With the GPL, they have to sell it as open source. It doesn't mean no-one will sell it, but for whatever reason a lot of companies are uncomfortable turning GPL software into a product, presumably because they have to release their own work. So, as it turns out, you can make a pretty nice living using a dual-license model, where you sell binaries, but you give away source.

  • Re:freedoms (Score:3, Insightful)

    by andy.ruddock (821066) on Wednesday July 15, 2009 @06:13AM (#28701419) Homepage
    So they should have started from scratch with their own code then. If you're going to stand on the shoulders of giants, those giants must be acknowledged.
    It's not complicated - if you can't agree to the license, don't use it.
    Actually (as far as I'm aware), what Tivo did was within the letter of the GPL but so far outside the spirit as to be on another planet.
  • by Nursie (632944) on Wednesday July 15, 2009 @06:21AM (#28701447)

    That is specifically what the GPL disallows. BSD gives you more freedom to close your derivatives of someone else's work.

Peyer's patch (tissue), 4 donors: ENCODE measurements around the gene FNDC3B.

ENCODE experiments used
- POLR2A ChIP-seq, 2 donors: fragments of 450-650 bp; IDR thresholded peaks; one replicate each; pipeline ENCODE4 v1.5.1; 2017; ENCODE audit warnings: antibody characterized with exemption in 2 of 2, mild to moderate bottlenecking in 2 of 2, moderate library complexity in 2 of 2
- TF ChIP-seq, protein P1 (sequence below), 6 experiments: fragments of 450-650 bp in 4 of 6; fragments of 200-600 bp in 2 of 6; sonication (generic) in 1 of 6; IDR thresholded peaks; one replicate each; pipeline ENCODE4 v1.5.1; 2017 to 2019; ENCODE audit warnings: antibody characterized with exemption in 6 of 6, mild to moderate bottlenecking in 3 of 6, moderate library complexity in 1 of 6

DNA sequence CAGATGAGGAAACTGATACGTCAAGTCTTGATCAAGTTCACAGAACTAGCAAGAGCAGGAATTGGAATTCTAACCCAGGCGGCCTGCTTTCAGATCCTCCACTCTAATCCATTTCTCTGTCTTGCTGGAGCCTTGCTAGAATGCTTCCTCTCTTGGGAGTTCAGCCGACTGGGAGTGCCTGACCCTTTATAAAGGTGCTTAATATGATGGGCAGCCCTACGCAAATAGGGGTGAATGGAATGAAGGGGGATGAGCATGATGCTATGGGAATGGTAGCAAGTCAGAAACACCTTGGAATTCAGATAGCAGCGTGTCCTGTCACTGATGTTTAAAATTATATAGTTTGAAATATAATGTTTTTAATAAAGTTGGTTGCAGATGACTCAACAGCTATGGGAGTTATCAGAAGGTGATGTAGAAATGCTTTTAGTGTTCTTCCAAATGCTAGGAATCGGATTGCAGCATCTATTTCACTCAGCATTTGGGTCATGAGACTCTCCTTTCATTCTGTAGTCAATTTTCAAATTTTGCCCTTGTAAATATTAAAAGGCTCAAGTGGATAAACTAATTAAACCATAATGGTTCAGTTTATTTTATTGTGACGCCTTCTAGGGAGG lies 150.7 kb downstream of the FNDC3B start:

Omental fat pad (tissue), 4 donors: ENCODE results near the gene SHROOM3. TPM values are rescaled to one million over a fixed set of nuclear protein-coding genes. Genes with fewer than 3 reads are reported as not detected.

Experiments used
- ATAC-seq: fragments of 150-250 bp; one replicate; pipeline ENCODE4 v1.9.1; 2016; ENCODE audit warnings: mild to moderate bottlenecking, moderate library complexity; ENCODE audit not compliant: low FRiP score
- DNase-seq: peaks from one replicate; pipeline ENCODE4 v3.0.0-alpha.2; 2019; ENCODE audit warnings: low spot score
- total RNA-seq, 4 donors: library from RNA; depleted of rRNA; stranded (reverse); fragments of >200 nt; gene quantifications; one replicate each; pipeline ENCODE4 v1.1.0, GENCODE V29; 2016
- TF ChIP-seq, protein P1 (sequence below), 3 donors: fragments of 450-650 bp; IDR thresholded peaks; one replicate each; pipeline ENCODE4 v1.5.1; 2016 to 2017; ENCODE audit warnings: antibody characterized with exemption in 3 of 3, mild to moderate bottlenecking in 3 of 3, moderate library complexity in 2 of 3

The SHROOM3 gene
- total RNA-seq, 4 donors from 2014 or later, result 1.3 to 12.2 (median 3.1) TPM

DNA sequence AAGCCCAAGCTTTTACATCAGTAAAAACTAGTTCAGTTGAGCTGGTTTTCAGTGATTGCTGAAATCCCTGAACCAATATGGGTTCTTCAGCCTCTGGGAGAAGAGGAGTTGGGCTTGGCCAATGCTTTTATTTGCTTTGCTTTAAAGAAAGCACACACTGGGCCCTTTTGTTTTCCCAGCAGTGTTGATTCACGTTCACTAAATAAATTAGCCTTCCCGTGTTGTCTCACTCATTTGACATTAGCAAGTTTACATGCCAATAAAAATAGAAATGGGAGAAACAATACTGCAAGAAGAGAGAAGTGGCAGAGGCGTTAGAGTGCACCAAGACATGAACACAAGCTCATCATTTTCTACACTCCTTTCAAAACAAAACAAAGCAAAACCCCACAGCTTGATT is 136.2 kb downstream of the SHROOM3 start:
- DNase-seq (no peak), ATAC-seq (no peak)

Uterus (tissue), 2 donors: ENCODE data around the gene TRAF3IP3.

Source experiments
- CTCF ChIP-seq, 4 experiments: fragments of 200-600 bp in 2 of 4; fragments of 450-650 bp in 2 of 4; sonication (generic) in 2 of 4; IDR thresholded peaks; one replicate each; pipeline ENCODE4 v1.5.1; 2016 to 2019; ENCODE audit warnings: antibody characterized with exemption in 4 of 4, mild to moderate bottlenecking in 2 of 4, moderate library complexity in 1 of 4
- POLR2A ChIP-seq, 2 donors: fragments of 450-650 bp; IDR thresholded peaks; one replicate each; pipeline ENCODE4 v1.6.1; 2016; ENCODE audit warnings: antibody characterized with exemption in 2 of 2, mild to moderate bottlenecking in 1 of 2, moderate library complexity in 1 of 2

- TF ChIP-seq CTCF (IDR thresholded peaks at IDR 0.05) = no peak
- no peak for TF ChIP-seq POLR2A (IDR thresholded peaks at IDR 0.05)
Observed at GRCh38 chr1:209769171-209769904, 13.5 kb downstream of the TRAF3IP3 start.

As a FOSS writer (not that I do much, but hypothetically) I don't see why I would want that.

  • by andy.ruddock (821066) on Wednesday July 15, 2009 @06:28AM (#28701473) Homepage
    But it's not just software that you are making, it's software that was written by somebody else, that you are modifying or extending.
    Otherwise the client can foot the bill and have you write the whole thing from scratch under the license of their choosing.
  • by metamatic (202216) on Wednesday July 15, 2009 @01:53PM (#28705871) Homepage Journal

    Zed's had a lot of clients, and has some really good references from them. I think they'd be more interested in those than what he does in his personal time.

    Except he crosses a line: his rants are about his work, and about people who are potential or actual business contacts.

    Maddox can rant about movies because he's not a movie director. If he ranted the same way about people working in his industry, he might find his rants a bit more career limiting.

    (Actually, there are a few careers where you can be a total asshole and still do quite well, and movie director is probably one of them, but the point still stands I think.)

/earth: file system full.

Working...